Academics and environmental activists have warned that if Jair Bolsonaro remains president of Brazil, the Amazon rainforest will collapse, despite a new government assault on forest protections.
Amazon in Danger
Despite evidence that fire, drought, and land clearing are accelerating the Amazon's decline, they claim the far-right leader is more concerned with appeasing the strong agriculture lobby and leveraging global markets that reward harmful behavior.
The assault on forest protections has accelerated. The lower chamber was set to vote on measures on Wednesday that would reward land squatters by legalizing ownership of land that had been unlawfully occupied and cleared before 2014.
The government had just transferred responsibility for forest fire satellite monitoring from the National Institute for Space Research, a scientifically sound organization that had been doing it for decades. The National Institute of Meteorology, influenced by the agricultural ministry and the farming industry, has been granted control.
In recent months, Congress has also weakened environmental impact assessment requirements. A committee has approved PL 490, which has been regarded as the most severe assault on indigenous rights since the Brazilian constitution was adopted in 1988.
All of these actions rip a hole in Amazon's protected framework and go against scientific advice and local issues. Brazil is experiencing a severe drought, with water inflows at certain hydropower facilities reaching 91-year lows. Forest clearing has both a cause and an impact on this.
Deforestation and fire in the Amazon have escalated to their worst levels in more than a decade since Bolsonaro took office. As a result, there are concerns that the fire season's peak in July and August may be worse than usual.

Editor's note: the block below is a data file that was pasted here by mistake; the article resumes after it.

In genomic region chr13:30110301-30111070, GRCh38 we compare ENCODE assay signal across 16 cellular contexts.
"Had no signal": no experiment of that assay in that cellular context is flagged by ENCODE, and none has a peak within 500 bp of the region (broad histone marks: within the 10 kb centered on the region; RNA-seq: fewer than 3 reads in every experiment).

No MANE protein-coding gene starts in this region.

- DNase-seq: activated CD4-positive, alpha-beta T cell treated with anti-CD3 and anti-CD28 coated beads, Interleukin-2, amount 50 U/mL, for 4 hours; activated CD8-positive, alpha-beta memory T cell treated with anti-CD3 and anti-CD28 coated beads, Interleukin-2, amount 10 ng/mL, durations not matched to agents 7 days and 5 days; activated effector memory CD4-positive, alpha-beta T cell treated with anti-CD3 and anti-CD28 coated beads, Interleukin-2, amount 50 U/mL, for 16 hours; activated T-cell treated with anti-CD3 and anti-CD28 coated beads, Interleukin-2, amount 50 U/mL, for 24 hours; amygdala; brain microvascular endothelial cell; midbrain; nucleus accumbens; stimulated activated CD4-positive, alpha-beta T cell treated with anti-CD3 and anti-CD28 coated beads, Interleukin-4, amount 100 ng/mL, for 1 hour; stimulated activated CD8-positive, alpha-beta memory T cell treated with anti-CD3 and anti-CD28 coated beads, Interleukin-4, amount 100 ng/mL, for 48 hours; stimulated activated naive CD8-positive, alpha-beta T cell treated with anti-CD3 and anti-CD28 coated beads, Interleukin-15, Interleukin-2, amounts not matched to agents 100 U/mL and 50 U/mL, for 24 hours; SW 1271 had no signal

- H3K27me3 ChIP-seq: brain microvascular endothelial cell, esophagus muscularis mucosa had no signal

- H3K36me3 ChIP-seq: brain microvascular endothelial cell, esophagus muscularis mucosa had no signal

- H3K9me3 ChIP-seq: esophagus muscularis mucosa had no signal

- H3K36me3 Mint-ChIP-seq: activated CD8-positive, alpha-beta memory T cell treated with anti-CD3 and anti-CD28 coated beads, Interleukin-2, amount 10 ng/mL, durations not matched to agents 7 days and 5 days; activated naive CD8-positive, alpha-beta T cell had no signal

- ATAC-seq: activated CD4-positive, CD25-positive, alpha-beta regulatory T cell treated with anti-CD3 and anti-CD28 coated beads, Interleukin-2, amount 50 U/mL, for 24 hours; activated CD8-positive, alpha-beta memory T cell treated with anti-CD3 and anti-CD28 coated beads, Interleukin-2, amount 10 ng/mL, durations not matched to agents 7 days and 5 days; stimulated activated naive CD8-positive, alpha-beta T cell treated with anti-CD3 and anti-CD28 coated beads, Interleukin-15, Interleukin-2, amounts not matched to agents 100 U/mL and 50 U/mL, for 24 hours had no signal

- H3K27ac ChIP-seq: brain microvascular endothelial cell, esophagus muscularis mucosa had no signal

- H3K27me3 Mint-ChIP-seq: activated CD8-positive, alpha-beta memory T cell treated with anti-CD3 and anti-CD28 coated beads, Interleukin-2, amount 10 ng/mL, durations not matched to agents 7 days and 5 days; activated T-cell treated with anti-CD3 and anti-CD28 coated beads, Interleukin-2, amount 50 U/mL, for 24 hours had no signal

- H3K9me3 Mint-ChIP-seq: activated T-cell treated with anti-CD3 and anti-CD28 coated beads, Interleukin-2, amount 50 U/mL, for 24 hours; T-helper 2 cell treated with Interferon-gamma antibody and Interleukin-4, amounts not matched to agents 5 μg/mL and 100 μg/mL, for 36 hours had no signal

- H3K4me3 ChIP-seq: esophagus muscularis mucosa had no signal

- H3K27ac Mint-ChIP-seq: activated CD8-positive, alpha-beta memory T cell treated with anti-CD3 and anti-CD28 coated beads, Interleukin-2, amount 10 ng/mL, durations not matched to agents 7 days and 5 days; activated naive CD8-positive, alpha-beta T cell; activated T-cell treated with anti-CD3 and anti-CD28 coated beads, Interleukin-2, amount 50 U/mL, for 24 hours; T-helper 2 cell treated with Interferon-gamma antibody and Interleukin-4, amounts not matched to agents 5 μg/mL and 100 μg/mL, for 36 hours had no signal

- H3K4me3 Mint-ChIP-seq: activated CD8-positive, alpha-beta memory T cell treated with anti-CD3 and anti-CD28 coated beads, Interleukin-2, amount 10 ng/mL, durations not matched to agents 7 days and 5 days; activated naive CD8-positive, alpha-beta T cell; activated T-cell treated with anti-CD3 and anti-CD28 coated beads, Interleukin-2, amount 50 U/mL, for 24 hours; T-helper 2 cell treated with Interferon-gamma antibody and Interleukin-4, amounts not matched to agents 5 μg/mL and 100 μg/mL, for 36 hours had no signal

Scientists believe the rainforest is falling into a cycle of destruction. At a local level, land clearing and burning have resulted in longer droughts and greater temperatures, weakening the ecosystem's resilience and increasing fire risk.
Because the rainforest's respiration typically serves as a pump to propel humid weather systems throughout a large area of Brazil, South America, and the Atlantic, this can exacerbate a drought on a regional basis. That pump becomes less efficient as the forest degrades.
Land clearing is changing the Amazon area from a climate friend to a climate foe, with global ramifications. According to research published in Nature, forest fire currently creates nearly three times more CO2 than the remaining flora can absorb. This hastens global warming.
Disregarding the Issue
"The major thing this government has done is damage the state's power to combat illicit deforestation," Marcio Astrini, executive secretary of the Brazilian Climate Observatory, a network of 50 civil society organizations, said.
Gaining Political Support
Brazilian President Jair Bolsonaro's ruralist agenda is gaining more support in Congress. As a result, the country's ruralista agriculture lobby has added new allies in Congress, including the Speaker of the House and environmental commission chairwoman.
The Brazilian government is encouraging deforestation, says an expert on Amazon land-use change. "The Brazilian government is implementing the exact opposite of what is required," she says. In addition, lawmakers have increased power in Congress to pass more hazardous legislation, experts say.
This is a worldwide issue. The United States' Vice President, Joe Biden, and France's President, Emmanuel Macron, have warned of the risks presented by the rainforest's collapse. In addition, supermarkets and financial institutions in the United Kingdom, Norway, Germany, France, and Australia have threatened to boycott Brazilian products until deforestation-free supply chains can be ensured.
Undermining Environmental Safeguards
Brazil's President Jair Bolsonaro is the first president to openly advocate for the destruction of environmental safeguards, says Astrini. The president is unconcerned about his international reputation or global markets, he says. He is solely interested in his re-election, not the country.
Bolsonaro, on the other hand, views himself as a catalyst for change. The Amazon rainforest has become a focal point of political discussion since he assumed office. Several presidential contenders have made zero-deforestation pledges in their manifestos for next year's election.
"Even Lula is stating that any Brazilian administration can no longer tolerate deforestation in the Amazon. Astrini stated, "He's never spoken anything like this before." "It is clearly apparent that the only way to solve the Amazon problem is for the government to reform. If Bolsonaro is re-elected president, there is no chance. Bolsonaro or the Amazon are the two options. There isn't enough room for both."
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